“a process which involves removal of a stem cell from a human embryo at the blastocyst stage, entailing the destruction of that embryo, cannot be patented.”
This ruling does not prevent researchers from destroying embryos for their stem cells, but does stifle some of the profit motive.
So who was it that brought this suit against the patenting of the destruction of embryos for their cells? Was it some pro-life group? No, it was Greenpeace. Yes, you read that right. Greenpeace of Germany lead this charge. Why? Here is a translation from German Greenpeace website:
Greenpeace had started this case in light of the debates about the European patent law. According to the EU patent directive, patents on human body parts, human genes and permits to plants and animals. Greenpeace, a number of objections to the European Patent Office has started, including patents on human embryos in eggs from the people, on human genes and on plant and livestock concerns. In parallel, an action against the patent of Oliver Bruestle before the Federal Court lodged after this had previously been contacted directly but was willing to change particularly contentious passages in his patent relating to the cloning of human embryos for the Dolly technique.
Greenpeace takes these actions against patents on life, because the organization revived in the extension of patent rights on the nature and abuse one sees an aberration of a patent right. Therefore, the organization shall include one against patents on human genes: These obstruct proven in many cases, research and development – to the detriment of patients and physicians. Instead, Greenpeace generally occurs for a clear limits in patent law over the living world – these relate to the limits with respect to a commercial use of the human body as well as the patenting of genetic resources.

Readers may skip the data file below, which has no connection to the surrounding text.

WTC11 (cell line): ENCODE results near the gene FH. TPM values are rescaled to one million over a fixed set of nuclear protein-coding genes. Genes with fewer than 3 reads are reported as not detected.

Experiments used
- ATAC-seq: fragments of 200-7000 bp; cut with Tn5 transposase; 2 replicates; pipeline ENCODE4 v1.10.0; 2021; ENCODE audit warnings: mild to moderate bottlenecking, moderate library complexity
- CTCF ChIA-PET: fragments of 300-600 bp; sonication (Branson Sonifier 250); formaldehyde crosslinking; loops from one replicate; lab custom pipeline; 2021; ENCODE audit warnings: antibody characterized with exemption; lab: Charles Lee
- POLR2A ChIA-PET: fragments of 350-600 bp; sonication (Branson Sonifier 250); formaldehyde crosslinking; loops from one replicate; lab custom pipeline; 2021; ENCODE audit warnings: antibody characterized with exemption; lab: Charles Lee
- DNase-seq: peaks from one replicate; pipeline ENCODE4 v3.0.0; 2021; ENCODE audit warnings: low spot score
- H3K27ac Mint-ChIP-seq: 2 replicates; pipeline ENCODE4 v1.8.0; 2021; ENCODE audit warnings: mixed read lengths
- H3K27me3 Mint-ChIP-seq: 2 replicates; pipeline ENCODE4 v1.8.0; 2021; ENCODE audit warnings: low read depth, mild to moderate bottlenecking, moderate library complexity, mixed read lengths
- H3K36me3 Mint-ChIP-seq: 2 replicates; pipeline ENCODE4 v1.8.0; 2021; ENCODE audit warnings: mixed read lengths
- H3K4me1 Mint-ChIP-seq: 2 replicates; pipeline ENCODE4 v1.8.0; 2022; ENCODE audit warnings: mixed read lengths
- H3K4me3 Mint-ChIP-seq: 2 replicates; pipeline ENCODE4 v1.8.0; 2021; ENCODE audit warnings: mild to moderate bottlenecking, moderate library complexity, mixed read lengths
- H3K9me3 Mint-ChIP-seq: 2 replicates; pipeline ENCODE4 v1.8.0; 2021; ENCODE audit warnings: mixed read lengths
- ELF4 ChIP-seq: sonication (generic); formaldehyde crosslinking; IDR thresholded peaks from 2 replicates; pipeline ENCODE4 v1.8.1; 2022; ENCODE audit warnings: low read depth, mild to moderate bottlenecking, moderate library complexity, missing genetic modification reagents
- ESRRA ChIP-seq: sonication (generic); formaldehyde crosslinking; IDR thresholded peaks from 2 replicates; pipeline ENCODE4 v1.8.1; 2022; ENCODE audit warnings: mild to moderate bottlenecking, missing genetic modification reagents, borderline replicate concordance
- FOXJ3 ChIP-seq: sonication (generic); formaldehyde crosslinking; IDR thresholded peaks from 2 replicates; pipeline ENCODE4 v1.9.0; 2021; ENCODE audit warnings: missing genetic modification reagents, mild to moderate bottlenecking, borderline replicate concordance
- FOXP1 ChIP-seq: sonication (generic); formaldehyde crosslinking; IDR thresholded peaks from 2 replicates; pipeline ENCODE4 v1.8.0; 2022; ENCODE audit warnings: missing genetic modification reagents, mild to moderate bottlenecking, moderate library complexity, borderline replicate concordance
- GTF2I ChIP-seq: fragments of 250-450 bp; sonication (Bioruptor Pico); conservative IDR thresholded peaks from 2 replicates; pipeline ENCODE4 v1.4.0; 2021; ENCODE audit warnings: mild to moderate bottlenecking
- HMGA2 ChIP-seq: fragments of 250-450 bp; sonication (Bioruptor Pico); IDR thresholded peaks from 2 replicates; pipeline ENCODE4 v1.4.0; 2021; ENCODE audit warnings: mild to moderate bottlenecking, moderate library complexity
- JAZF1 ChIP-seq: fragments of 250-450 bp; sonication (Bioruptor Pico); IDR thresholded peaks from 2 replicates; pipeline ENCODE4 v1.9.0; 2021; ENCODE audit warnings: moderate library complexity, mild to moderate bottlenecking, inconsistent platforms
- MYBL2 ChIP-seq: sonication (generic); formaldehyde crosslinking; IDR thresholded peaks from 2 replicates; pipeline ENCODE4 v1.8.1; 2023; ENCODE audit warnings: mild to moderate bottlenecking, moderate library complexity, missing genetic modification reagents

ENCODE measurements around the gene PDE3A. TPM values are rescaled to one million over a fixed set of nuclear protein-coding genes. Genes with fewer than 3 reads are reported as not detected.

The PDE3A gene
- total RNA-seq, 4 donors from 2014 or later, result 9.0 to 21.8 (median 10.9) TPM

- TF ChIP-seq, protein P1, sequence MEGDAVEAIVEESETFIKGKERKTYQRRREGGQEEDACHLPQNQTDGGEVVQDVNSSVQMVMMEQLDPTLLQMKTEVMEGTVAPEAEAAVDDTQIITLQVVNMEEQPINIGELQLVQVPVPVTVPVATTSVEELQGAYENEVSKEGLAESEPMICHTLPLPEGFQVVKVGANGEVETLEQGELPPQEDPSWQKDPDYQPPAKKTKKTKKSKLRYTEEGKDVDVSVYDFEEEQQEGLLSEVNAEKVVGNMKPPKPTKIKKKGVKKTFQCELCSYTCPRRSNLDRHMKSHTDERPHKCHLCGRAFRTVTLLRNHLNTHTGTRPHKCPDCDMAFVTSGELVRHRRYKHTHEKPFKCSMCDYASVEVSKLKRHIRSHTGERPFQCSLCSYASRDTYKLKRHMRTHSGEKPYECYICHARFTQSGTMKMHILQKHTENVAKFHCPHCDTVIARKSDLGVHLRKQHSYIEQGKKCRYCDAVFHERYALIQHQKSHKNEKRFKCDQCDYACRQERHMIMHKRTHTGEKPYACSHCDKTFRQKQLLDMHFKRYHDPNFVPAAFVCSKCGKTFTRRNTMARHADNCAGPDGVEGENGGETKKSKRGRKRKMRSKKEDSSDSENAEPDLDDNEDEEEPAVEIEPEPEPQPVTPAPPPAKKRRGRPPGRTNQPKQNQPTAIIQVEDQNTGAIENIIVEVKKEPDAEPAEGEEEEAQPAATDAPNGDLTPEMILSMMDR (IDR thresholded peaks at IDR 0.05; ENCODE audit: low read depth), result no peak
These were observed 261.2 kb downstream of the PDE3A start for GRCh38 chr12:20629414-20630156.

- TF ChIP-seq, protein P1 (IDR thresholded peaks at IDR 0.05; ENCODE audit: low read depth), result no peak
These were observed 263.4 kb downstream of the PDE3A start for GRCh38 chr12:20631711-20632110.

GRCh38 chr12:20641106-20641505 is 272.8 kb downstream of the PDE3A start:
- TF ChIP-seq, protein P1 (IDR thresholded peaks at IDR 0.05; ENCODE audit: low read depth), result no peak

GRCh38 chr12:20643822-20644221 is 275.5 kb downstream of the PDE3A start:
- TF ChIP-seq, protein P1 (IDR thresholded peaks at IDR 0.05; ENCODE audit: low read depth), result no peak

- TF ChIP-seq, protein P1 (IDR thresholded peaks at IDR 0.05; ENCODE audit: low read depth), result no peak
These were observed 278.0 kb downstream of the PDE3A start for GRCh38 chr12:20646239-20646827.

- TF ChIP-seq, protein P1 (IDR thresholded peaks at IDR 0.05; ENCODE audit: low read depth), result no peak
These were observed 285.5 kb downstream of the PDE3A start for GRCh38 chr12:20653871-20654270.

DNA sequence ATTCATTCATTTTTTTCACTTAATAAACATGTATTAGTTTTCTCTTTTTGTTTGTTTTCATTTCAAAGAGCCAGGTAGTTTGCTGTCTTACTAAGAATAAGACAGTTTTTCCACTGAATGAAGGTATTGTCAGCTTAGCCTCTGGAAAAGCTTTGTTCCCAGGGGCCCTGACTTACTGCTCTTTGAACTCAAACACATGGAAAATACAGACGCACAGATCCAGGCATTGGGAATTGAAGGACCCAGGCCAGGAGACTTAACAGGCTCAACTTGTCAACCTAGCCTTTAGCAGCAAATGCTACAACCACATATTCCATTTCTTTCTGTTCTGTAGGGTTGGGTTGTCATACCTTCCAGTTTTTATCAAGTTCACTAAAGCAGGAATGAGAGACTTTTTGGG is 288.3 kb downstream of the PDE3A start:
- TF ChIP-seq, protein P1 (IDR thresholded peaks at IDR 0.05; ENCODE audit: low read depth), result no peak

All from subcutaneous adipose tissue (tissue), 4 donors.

I read this to mean that Greenpeace does not necessarily oppose the destruction of embryos for research. They instead are concerned about the trend of patenting naturally occurring products of the human body like cells and genes. These patents turn embryo, child and adult alike into patentable, harvestable and profitable biological material.
So I say, even though we may not be entirely on the same page, “Bravo Greenpeace.” This Catholic agrees that patents on naturally occurring human genes, cells and parts are unethical because they reduce the human person to parts. The American Civil Liberties Union (ACLU) is also on board against the patenting of naturally occurring genes and taking the fight to the American courts.
Modern biotechnology sure does make strange bedfellows. Case in point, Hands Off Our Ovaries, a group of pro-life and pro-abortion women and men who do not want women to be exploited by scientists in the name of “stem cell research.”
The fact that common ground can be found with organizations like Greenpeace and the ACLU is something I believe is important in the fight to protect human life.